Spain is preparing to celebrate its National Day amid a continuing political crisis sparked by Catalonia’s disputed independence referendum.
The public display of unity comes a day after PM Mariano Rajoy told parliament the country was facing the most serious threat to its 40-year-old democracy.
He has given Catalonia’s separatist leader five days to clarify whether or not he has declared independence.
Spain has threatened to impose direct rule on the autonomous region.
The National Day is a public holiday and commemorates the reconquest of Spain and Christopher Columbus’s first arrival in the Americas in 1492.
Parades will take place in the capital Madrid with King Felipe and Mr Rajoy expected to attend. Other events will be held across the country.
But this year’s event comes amid turmoil sparked by the 1 October referendum in Catalonia, declared illegal by Spain’s Constitutional Court.
Catalan officials say almost 90% of voters backed independence with a turnout of 43%. Anti-independence voters largely boycotted the ballot and there were reports of irregularities.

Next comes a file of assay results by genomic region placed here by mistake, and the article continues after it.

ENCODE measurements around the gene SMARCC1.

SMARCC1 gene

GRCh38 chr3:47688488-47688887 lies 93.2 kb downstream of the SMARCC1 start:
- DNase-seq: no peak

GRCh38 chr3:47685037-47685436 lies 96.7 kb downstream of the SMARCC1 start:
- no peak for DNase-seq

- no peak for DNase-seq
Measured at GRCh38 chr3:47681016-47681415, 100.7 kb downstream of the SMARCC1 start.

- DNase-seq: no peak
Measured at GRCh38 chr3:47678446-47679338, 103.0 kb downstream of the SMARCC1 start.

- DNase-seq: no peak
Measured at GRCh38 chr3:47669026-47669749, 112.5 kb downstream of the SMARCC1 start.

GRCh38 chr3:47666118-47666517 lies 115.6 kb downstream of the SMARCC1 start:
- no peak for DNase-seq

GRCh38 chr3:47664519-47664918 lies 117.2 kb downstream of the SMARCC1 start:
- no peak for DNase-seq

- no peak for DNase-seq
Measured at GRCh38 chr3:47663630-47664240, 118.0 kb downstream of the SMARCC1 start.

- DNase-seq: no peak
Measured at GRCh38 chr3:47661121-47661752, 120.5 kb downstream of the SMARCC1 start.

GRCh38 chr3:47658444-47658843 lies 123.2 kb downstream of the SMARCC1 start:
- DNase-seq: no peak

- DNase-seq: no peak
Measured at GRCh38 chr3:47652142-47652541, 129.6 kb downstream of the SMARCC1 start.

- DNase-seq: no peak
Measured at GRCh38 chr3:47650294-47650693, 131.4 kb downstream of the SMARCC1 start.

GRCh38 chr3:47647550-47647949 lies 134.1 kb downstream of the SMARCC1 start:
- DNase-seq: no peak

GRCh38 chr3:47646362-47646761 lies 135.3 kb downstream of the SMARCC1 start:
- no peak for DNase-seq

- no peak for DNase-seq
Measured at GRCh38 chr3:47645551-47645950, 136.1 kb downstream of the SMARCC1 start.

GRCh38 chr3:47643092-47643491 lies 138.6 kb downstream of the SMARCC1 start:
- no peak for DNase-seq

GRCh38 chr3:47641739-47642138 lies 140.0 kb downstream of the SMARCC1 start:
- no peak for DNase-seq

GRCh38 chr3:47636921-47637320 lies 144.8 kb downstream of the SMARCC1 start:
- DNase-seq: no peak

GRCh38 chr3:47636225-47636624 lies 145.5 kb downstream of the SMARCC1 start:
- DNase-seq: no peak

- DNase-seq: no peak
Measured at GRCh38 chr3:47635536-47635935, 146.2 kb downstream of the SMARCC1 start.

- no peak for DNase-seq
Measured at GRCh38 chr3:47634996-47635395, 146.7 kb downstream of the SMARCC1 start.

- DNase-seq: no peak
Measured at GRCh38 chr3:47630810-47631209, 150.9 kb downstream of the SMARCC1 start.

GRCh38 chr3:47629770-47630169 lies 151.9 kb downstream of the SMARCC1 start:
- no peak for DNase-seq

Following days of intense speculation, Catalan President Carles Puigdemont signed a declaration of independence in Barcelona on Tuesday, but immediately suspended its implementation to allow for talks with Madrid.
The move frustrated hardline separatists and brought scorn from the Spanish government.
After holding an emergency cabinet meeting on Wednesday, Mr Rajoy accused Mr Puigdemont of having created “deliberate confusion” and said he wanted to restore “certainty”.
He said his government had asked the regional government to clarify whether or not it had declared independence.
If Mr Puigdemont confirms by Monday that he has, he will be given a further three days to withdraw the declaration.
Failing that, Madrid will invoke Article 155 of the constitution allowing it to suspend the region’s autonomy and impose direct rule. Article 155 has never been used before.